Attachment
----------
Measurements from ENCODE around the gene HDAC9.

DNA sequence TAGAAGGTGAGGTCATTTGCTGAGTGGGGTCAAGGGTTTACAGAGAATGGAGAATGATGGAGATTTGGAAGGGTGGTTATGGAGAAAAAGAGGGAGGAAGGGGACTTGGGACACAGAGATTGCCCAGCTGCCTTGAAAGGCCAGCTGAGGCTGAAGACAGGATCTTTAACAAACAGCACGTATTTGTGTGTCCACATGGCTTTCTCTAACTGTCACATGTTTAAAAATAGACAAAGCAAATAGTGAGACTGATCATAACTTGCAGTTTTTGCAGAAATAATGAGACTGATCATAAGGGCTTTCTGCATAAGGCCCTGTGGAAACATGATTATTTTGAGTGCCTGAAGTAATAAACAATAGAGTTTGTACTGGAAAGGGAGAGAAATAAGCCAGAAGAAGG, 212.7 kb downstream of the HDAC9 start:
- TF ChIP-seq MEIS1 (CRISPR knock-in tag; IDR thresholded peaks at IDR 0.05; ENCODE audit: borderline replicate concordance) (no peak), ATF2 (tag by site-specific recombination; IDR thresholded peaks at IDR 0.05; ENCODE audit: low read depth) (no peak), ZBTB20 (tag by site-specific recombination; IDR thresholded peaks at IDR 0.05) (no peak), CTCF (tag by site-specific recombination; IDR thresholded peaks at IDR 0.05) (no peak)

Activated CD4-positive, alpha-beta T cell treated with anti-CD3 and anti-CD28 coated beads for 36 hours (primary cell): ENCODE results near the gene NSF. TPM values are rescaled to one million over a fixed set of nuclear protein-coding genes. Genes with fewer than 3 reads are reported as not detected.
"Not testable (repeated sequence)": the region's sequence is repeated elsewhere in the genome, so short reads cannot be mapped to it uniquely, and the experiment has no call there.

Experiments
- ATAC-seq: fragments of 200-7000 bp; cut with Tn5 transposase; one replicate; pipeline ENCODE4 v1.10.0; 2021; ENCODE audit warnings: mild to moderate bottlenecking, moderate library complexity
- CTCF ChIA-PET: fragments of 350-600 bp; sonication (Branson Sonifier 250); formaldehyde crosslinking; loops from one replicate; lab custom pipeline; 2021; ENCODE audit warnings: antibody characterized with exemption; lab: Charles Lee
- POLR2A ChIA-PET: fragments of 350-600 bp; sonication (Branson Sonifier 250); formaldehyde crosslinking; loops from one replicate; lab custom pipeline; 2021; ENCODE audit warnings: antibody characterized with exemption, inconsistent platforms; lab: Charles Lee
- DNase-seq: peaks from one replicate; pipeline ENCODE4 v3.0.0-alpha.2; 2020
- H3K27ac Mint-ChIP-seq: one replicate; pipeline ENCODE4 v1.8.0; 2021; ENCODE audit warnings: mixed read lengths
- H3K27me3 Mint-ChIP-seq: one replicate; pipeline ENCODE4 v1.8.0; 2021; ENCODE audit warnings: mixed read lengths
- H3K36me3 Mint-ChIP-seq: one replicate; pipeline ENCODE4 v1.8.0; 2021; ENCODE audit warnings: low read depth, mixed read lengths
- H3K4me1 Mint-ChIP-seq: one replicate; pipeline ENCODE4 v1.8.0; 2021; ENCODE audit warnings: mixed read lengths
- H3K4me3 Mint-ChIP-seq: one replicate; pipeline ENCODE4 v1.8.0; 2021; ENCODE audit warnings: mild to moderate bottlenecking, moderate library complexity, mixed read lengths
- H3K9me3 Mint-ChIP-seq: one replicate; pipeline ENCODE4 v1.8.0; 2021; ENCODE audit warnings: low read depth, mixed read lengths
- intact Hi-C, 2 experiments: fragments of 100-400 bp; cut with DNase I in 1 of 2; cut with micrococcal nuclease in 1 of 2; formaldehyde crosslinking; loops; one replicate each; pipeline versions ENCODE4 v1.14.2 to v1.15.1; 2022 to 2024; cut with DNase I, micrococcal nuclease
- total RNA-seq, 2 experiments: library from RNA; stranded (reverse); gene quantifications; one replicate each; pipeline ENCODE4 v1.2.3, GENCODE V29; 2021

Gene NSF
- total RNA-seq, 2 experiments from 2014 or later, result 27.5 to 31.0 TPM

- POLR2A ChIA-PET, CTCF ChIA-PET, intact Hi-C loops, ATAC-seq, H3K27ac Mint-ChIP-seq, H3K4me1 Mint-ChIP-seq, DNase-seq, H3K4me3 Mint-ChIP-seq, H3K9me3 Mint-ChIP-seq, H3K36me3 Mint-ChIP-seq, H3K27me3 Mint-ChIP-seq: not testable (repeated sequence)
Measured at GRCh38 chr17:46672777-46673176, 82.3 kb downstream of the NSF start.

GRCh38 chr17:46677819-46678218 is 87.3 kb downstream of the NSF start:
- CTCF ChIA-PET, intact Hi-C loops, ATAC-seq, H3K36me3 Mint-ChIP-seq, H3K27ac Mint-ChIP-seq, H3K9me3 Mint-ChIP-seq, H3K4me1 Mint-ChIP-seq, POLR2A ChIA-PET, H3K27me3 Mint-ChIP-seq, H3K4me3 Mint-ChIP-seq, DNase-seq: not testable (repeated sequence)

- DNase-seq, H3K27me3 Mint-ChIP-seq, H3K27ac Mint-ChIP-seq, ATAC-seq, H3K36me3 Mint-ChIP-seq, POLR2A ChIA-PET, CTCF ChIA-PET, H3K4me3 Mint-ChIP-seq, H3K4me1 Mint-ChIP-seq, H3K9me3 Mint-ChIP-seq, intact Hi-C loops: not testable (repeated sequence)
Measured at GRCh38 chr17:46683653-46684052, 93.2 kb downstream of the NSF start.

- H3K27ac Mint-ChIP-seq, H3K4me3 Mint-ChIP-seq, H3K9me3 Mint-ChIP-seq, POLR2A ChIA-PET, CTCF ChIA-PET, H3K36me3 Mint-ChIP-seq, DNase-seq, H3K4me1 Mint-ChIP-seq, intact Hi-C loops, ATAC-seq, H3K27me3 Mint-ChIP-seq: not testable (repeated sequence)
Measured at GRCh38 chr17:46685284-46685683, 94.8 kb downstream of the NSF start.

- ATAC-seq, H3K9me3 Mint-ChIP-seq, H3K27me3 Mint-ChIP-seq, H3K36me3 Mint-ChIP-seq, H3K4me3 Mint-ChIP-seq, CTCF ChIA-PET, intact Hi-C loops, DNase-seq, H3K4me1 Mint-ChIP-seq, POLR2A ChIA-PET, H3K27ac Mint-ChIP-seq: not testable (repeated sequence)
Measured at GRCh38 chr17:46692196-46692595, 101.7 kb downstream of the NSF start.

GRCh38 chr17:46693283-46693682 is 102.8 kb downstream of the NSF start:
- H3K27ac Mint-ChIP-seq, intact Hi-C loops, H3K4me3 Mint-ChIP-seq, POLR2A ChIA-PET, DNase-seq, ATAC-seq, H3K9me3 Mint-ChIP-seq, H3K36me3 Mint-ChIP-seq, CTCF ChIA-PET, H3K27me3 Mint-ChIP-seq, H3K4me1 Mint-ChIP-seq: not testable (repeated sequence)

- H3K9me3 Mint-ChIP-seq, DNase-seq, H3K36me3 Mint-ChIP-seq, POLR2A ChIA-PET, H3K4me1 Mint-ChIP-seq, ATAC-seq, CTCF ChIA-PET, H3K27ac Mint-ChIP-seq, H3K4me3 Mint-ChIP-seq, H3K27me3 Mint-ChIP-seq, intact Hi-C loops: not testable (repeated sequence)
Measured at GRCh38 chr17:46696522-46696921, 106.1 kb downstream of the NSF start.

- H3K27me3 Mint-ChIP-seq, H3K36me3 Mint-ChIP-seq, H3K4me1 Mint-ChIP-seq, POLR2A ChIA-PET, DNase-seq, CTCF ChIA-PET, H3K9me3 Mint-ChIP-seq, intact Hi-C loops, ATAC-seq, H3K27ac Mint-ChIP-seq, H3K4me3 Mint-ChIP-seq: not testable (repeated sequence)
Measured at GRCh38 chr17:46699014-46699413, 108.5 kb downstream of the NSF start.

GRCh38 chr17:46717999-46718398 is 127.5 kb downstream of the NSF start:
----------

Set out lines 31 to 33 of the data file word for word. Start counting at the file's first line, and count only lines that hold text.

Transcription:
GRCh38 chr17:46693283-46693682 is 102.8 kb downstream of the NSF start:
- H3K27ac Mint-ChIP-seq, intact Hi-C loops, H3K4me3 Mint-ChIP-seq, POLR2A ChIA-PET, DNase-seq, ATAC-seq, H3K9me3 Mint-ChIP-seq, H3K36me3 Mint-ChIP-seq, CTCF ChIA-PET, H3K27me3 Mint-ChIP-seq, H3K4me1 Mint-ChIP-seq: not testable (repeated sequence)

- H3K9me3 Mint-ChIP-seq, DNase-seq, H3K36me3 Mint-ChIP-seq, POLR2A ChIA-PET, H3K4me1 Mint-ChIP-seq, ATAC-seq, CTCF ChIA-PET, H3K27ac Mint-ChIP-seq, H3K4me3 Mint-ChIP-seq, H3K27me3 Mint-ChIP-seq, intact Hi-C loops: not testable (repeated sequence)